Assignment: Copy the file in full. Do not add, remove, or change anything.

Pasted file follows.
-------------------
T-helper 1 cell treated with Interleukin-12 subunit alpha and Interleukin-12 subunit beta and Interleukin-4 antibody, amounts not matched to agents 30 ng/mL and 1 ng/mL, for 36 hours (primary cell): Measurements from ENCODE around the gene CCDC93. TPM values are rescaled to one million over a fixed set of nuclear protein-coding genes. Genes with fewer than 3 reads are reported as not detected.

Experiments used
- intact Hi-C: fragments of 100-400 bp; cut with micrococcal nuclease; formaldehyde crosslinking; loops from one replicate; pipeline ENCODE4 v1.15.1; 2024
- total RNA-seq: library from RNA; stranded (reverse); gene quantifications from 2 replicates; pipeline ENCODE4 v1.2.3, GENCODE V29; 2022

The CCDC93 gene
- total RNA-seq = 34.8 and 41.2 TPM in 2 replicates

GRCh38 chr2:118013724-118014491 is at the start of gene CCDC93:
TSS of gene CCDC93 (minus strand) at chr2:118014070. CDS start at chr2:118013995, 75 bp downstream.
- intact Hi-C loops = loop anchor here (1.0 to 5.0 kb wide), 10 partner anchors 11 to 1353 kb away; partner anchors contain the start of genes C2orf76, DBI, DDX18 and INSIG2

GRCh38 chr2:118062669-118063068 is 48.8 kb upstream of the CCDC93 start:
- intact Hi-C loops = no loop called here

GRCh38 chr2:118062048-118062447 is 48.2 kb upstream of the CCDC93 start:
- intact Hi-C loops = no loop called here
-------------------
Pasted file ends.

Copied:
T-helper 1 cell treated with Interleukin-12 subunit alpha and Interleukin-12 subunit beta and Interleukin-4 antibody, amounts not matched to agents 30 ng/mL and 1 ng/mL, for 36 hours (primary cell): Measurements from ENCODE around the gene CCDC93. TPM values are rescaled to one million over a fixed set of nuclear protein-coding genes. Genes with fewer than 3 reads are reported as not detected.

Experiments used
- intact Hi-C: fragments of 100-400 bp; cut with micrococcal nuclease; formaldehyde crosslinking; loops from one replicate; pipeline ENCODE4 v1.15.1; 2024
- total RNA-seq: library from RNA; stranded (reverse); gene quantifications from 2 replicates; pipeline ENCODE4 v1.2.3, GENCODE V29; 2022

The CCDC93 gene
- total RNA-seq = 34.8 and 41.2 TPM in 2 replicates

GRCh38 chr2:118013724-118014491 is at the start of gene CCDC93:
TSS of gene CCDC93 (minus strand) at chr2:118014070. CDS start at chr2:118013995, 75 bp downstream.
- intact Hi-C loops = loop anchor here (1.0 to 5.0 kb wide), 10 partner anchors 11 to 1353 kb away; partner anchors contain the start of genes C2orf76, DBI, DDX18 and INSIG2

GRCh38 chr2:118062669-118063068 is 48.8 kb upstream of the CCDC93 start:
- intact Hi-C loops = no loop called here

GRCh38 chr2:118062048-118062447 is 48.2 kb upstream of the CCDC93 start:
- intact Hi-C loops = no loop called here